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What Spectators Need to Know About the Ironman St. George World Championship Course

Maps, logistics, and the best places to watch the race.

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For the first time in 40 years, the Ironman World Championship race will not take place in Kona. Instead, it’s landed in St. George, Utah, where a new world-class course awaits—and with it, some seriously good racing (Don’t believe us? Read contributor Tim Heming’s analysis on how the new course will shake up the world championship race dynamic.)

Excited to watch? Here’s what you need to know about the course and spectating—whether you’re at home or on the ground in St. George.

RELATED: How to Watch the Ironman World Championship in St. George

The Ironman St. George World Championship Course

Illustrated map of the 2022 Ironman St. George course
(Illustration: Chris McNally)
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Swim: 2.4 miles

The one-loop swim course will start and finish from the same boat ramp athletes are familiar with in the Ironman 70.3 course, on the south end of the transition area in Sand Hollow State Park.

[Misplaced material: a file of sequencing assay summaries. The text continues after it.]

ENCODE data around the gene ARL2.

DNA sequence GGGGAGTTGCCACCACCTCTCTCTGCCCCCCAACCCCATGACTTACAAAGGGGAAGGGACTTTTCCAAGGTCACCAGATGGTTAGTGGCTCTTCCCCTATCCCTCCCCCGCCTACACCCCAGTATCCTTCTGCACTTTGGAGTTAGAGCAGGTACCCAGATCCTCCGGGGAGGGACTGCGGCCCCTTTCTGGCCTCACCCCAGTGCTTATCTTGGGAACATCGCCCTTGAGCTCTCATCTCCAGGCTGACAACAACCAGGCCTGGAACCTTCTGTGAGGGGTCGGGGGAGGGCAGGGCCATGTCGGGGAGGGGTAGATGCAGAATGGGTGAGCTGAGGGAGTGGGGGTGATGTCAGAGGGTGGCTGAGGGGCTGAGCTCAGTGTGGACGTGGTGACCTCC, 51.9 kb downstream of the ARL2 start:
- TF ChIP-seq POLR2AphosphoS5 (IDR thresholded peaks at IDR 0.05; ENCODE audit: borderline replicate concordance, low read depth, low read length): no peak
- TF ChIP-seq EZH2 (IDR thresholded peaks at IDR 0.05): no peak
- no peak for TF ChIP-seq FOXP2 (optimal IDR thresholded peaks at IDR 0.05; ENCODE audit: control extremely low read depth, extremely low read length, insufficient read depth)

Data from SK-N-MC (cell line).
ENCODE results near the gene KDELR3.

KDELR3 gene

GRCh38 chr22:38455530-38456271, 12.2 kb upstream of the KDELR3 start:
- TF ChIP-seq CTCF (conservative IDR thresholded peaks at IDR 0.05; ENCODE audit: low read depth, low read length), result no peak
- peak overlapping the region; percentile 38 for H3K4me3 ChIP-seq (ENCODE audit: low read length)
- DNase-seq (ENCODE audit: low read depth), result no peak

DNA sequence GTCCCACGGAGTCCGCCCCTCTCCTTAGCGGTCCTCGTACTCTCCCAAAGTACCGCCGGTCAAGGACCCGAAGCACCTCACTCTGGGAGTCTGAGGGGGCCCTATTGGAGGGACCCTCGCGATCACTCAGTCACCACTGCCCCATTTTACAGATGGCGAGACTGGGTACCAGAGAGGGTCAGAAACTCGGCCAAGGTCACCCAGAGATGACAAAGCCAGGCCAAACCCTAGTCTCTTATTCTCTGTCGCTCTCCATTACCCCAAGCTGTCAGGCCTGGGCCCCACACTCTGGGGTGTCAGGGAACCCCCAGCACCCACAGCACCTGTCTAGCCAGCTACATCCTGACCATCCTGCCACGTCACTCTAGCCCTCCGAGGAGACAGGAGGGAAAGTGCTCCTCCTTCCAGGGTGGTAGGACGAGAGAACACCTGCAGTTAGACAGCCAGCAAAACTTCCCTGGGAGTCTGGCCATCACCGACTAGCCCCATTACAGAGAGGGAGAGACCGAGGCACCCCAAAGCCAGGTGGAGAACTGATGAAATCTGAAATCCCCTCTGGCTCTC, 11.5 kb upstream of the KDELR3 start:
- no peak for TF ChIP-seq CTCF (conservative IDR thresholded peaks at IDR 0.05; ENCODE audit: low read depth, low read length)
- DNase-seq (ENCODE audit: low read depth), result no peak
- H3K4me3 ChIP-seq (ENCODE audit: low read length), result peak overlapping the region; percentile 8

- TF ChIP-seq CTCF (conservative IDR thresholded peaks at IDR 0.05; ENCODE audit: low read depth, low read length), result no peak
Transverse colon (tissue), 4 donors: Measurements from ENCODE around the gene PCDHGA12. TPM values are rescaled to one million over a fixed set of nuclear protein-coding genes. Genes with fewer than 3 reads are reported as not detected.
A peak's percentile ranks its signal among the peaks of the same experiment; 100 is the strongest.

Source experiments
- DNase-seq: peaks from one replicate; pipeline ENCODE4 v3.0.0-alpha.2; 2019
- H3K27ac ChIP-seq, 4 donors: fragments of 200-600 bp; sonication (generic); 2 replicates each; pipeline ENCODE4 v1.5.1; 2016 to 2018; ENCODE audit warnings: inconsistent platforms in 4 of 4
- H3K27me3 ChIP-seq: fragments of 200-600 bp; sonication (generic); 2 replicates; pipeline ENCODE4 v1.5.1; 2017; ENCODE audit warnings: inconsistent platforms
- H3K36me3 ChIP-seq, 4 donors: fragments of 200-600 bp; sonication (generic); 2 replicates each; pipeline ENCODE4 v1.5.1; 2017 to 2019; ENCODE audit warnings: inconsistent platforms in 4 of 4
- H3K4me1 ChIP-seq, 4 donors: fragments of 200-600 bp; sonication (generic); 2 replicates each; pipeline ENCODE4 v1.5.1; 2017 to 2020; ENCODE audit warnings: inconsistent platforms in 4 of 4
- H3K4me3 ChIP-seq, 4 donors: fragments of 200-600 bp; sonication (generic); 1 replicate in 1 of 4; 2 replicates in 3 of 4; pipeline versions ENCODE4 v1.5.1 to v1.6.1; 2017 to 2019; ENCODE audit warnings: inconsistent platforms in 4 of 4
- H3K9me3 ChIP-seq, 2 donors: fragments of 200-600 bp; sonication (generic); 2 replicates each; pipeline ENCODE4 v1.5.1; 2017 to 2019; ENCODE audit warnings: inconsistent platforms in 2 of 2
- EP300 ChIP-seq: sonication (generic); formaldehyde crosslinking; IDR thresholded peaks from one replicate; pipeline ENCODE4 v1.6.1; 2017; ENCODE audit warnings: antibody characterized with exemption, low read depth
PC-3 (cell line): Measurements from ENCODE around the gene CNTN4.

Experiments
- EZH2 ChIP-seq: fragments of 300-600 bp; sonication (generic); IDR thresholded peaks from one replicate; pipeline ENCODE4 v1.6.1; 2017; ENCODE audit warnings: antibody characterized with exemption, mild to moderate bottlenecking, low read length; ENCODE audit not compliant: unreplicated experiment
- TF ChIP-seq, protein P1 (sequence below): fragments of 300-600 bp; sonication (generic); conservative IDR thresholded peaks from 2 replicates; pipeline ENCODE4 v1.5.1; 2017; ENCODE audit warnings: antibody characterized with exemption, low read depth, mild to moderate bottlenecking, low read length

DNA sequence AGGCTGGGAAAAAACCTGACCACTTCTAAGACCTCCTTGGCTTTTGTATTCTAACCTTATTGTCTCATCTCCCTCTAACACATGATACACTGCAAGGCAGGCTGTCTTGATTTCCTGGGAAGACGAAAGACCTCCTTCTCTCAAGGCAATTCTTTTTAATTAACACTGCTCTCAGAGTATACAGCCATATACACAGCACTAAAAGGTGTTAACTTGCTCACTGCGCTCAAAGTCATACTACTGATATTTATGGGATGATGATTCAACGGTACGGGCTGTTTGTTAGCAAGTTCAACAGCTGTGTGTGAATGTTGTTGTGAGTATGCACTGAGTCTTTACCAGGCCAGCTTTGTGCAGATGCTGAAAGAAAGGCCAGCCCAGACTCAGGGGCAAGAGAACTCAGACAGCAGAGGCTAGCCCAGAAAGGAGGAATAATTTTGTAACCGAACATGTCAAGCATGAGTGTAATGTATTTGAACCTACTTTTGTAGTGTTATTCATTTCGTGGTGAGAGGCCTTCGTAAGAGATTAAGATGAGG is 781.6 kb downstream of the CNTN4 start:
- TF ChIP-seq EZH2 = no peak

Where to watch

There will be limited space for spectators up close to the swim start (unless they have paid for VIP access); however, there will be a much larger spectator area at the north end of the transition area, where the entirety of the swim course can be viewed. A coffee cart will be in the spectator area for those who wish to purchase a warm beverage, though it is recommended you bring your own if you wish to save money and avoid long lines.

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Bike: 112 miles (7,374 ft. elev.)

From the reservoir, there’s a quick downhill (one direction) before the rolling hills to town. The first large loop hits a major climb with 12% grades known as “The Wall” at 75 miles, before a long descent into town. The smaller second loop should then be familiar to anyone who’s raced here before; athletes will tackle Snow Canyon around the 100-mile point before the descent again into town.

Check out detailed maps of the St. George bike course and a preview video on the Ironman site.

Where to watch

There are multiple locations where spectators can catch the action. These locations all have restaurants and shops nearby for picking up food and essentials.

Hurricane: 3000 South and SR-7  (access from 1100 West)

Washington: Turnaround at Main Street and 100 South (access from Telegraph Street)

Ivins: Snow Canyon Parkway and Center Street

Shivwits: Shivwits Convenience Store, Old Highway 91

Veyo: SR-18 and Center Street (Veyo Pie Shop)

St. George: Red Hills Parkway from 1000 East to Bluff Street; Main Street from 200 North to 100 South; Main Street and Tabernacle